Fuel prices are hitting a three-year high just as many automakers continue to shift their production lineups further in favor of crossovers and truck-based vehicles.
Ford’s recent announcement that it would only make two conventional passenger car models for the U.S. market has left some wondering if it will hurt The Blue Oval if fuel prices spike or if Obama-era fuel economy regulations stay in place.
Demand for sport-utility vehicles is expected to only grow. Auto industry forecaster LMC Automotive estimates SUVs, including crossovers, will be about 50 percent of all vehicle sales by 2022. Back in 2008, when gas prices were at a record high around $4.00 per gallon, sales were half that.
But there are a few things to keep in mind with respect to this shift.
First, many of the vehicles automakers are betting on, such as crossovers and subcompact SUVs, are often based on lightweight car platforms, rather than the traditional truck platforms.
In some sense, they are a new kind of passenger car that departs from the “3-box” format of sedan, which segments a car into an engine, a cabin, and a trunk.
“What Ford is really talking about modernizing the definition of the car,” she said. “All Ford is doing is taking that car platform and putting different shapes on them.”
These vehicles have partially, but not completely, narrowed the gap in fuel economy with their sedan counterparts.
For example, the Ford EcoSport subcompact SUV and the subcompact Fiesta sedan both get an EPA-rated 27 miles per gallon in the city, but on the highway the EcoSport only gets 29 miles per gallon to the Fiesta’s 35 mpg.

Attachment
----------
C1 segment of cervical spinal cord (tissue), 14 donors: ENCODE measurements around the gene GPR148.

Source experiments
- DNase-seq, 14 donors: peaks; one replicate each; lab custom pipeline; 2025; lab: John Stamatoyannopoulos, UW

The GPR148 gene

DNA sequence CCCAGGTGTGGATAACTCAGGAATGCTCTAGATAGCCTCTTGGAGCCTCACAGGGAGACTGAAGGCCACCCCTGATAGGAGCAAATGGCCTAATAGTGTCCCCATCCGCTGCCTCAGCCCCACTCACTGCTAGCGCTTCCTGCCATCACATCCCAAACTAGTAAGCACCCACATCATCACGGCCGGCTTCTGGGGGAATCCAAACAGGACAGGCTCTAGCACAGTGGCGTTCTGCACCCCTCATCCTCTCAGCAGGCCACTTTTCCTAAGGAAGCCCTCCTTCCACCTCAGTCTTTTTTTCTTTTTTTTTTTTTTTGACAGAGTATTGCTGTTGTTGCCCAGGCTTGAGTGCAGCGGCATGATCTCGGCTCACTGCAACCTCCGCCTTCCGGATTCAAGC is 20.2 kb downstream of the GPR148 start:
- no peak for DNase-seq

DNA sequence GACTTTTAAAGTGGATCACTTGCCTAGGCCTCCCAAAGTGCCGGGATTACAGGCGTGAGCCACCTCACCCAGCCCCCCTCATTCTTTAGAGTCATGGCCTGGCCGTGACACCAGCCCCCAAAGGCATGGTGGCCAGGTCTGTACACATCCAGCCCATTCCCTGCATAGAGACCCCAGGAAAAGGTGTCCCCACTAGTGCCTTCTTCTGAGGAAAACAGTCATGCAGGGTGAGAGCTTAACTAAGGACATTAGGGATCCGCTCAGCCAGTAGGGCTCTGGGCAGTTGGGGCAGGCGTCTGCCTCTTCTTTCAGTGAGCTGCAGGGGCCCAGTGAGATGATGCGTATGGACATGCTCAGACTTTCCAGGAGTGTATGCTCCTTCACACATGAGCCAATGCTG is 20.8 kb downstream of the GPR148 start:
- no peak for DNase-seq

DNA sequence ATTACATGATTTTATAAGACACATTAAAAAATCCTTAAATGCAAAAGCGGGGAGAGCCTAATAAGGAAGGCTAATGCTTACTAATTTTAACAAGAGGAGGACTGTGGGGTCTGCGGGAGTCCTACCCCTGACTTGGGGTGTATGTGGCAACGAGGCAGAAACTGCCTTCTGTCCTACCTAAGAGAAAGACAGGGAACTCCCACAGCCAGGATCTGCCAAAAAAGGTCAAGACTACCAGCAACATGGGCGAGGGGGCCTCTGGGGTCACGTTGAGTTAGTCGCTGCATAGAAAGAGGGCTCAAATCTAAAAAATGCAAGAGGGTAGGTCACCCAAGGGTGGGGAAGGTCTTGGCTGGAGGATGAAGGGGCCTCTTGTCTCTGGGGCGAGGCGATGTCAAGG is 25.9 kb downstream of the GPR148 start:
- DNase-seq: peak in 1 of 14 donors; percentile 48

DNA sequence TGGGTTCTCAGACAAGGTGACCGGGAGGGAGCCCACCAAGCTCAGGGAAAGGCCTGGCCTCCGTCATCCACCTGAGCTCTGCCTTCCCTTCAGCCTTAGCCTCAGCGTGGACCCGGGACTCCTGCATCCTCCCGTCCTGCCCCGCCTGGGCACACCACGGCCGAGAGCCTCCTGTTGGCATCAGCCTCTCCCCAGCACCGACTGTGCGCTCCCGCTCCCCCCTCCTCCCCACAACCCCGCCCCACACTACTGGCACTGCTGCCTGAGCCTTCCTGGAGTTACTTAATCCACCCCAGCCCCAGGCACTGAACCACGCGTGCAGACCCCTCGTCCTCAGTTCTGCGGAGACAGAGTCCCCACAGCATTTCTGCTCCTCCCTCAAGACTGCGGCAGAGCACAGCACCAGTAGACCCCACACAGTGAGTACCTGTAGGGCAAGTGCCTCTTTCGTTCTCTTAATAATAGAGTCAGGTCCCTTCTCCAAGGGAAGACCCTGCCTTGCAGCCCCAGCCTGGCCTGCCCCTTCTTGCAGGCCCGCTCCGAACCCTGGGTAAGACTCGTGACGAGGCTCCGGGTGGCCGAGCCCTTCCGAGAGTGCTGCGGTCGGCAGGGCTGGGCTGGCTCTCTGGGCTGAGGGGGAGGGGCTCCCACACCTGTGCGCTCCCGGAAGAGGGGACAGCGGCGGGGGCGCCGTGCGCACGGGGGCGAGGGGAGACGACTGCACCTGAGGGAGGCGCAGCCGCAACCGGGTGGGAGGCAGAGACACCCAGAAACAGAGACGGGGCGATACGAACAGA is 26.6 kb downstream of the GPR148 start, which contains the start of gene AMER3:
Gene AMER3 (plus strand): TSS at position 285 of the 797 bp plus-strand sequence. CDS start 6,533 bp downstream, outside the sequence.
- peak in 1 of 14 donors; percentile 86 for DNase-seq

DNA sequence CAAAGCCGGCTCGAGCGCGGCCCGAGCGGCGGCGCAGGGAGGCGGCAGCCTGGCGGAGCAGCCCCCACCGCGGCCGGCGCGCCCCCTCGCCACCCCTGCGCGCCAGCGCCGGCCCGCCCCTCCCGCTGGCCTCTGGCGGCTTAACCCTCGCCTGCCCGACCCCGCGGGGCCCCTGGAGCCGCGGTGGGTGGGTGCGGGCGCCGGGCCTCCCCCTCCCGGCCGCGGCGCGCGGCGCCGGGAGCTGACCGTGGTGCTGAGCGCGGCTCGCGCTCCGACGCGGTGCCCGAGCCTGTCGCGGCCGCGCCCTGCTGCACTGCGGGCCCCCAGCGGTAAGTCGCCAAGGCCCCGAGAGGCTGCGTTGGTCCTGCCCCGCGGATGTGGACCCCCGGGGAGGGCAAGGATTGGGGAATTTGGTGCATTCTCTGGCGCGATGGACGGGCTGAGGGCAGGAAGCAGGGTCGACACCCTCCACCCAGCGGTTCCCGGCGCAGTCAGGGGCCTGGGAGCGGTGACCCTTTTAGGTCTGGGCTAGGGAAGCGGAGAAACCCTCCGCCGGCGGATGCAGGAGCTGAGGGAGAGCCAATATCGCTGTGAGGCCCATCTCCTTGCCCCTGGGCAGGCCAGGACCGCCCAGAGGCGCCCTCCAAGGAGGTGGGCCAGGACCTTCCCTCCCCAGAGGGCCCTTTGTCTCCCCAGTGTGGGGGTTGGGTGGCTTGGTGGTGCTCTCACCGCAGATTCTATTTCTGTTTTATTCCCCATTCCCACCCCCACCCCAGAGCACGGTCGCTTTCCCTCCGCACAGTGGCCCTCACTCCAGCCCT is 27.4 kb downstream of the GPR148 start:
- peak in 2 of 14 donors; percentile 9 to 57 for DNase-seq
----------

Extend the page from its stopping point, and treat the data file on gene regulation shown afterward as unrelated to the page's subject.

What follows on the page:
Of course, there has also been a remarkable shift of interest toward pickups and large SUVs, helped in no small part by gas prices.
The average fuel economy for full-size pickup trucks in 2008 was 15.5 miles per gallon, and the cost of regular fuel for a full year for this segment at that time was $2,808. In 2018, full-size pickup fuel economy climbed to 18.2 mpg, but the full year cost of fuel for the segment is only expected to be $1,936 — a nearly $1,000 difference.
That said automakers have poured effort into designing more efficient vehicles to weather spikes in gas prices and stricter emissions controls. And they have made some impressive strides in building less fuel-hungry engines, lighter vehicles, and entirely new power trains. Those innovations are seeping into the larger vehicle segments.
Full-size trucks, for example, can now be found equipped with 6-cylinder engines that perform as well as the 8-cylinder engines that used to be standard on those vehicles, and get significantly better gas mileage.
For example, the base model Ford F-150, which has a V6 engine, gets about 19 miles per gallon in the city and 25 mpg on the highway.
Transmissions have more gears, which means the engine does not have to work as hard to transition from one gear to another — in much the same way that it is easier to ride a bicycle with 21 speeds than it is to ride one with only 3 speeds.
There are also “start-stop” features on cars that shut down the engine when the vehicle is stopped, and cylinder deactivation that shuts down some of the cylinders in the engine when they aren’t needed — the way someone might only use one burner on a six-burner stove. GM uses this across its line, including in SUVs such as the Cadillac XT4.